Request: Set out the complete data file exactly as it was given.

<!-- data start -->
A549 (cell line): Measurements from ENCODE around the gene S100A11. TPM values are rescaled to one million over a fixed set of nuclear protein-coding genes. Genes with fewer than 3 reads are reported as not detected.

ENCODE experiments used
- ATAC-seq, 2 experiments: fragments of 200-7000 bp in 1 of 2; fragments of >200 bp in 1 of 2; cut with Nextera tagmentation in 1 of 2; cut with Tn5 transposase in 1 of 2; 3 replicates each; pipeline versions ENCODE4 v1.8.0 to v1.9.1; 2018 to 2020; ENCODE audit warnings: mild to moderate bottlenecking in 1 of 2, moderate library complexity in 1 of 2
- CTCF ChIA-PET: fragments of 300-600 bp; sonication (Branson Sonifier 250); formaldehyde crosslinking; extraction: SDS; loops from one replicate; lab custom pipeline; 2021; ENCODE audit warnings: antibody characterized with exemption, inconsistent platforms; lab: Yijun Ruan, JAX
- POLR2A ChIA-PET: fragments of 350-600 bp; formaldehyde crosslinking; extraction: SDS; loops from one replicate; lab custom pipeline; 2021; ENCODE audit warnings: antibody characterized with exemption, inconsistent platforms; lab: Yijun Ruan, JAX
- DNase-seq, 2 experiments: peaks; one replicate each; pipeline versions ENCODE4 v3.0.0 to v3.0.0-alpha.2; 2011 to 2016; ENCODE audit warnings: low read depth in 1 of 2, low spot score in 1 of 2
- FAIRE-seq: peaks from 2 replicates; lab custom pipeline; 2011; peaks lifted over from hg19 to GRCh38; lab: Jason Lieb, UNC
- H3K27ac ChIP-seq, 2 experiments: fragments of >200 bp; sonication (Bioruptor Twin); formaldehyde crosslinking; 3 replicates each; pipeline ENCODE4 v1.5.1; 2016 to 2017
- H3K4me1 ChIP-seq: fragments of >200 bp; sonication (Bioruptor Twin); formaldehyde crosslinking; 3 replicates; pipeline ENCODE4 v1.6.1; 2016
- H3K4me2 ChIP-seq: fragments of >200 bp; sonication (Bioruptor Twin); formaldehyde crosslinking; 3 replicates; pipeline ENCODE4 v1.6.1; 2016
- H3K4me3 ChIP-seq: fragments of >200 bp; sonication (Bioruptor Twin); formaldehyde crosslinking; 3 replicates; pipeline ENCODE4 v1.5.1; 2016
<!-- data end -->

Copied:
A549 (cell line): Measurements from ENCODE around the gene S100A11. TPM values are rescaled to one million over a fixed set of nuclear protein-coding genes. Genes with fewer than 3 reads are reported as not detected.

ENCODE experiments used
- ATAC-seq, 2 experiments: fragments of 200-7000 bp in 1 of 2; fragments of >200 bp in 1 of 2; cut with Nextera tagmentation in 1 of 2; cut with Tn5 transposase in 1 of 2; 3 replicates each; pipeline versions ENCODE4 v1.8.0 to v1.9.1; 2018 to 2020; ENCODE audit warnings: mild to moderate bottlenecking in 1 of 2, moderate library complexity in 1 of 2
- CTCF ChIA-PET: fragments of 300-600 bp; sonication (Branson Sonifier 250); formaldehyde crosslinking; extraction: SDS; loops from one replicate; lab custom pipeline; 2021; ENCODE audit warnings: antibody characterized with exemption, inconsistent platforms; lab: Yijun Ruan, JAX
- POLR2A ChIA-PET: fragments of 350-600 bp; formaldehyde crosslinking; extraction: SDS; loops from one replicate; lab custom pipeline; 2021; ENCODE audit warnings: antibody characterized with exemption, inconsistent platforms; lab: Yijun Ruan, JAX
- DNase-seq, 2 experiments: peaks; one replicate each; pipeline versions ENCODE4 v3.0.0 to v3.0.0-alpha.2; 2011 to 2016; ENCODE audit warnings: low read depth in 1 of 2, low spot score in 1 of 2
- FAIRE-seq: peaks from 2 replicates; lab custom pipeline; 2011; peaks lifted over from hg19 to GRCh38; lab: Jason Lieb, UNC
- H3K27ac ChIP-seq, 2 experiments: fragments of >200 bp; sonication (Bioruptor Twin); formaldehyde crosslinking; 3 replicates each; pipeline ENCODE4 v1.5.1; 2016 to 2017
- H3K4me1 ChIP-seq: fragments of >200 bp; sonication (Bioruptor Twin); formaldehyde crosslinking; 3 replicates; pipeline ENCODE4 v1.6.1; 2016
- H3K4me2 ChIP-seq: fragments of >200 bp; sonication (Bioruptor Twin); formaldehyde crosslinking; 3 replicates; pipeline ENCODE4 v1.6.1; 2016
- H3K4me3 ChIP-seq: fragments of >200 bp; sonication (Bioruptor Twin); formaldehyde crosslinking; 3 replicates; pipeline ENCODE4 v1.5.1; 2016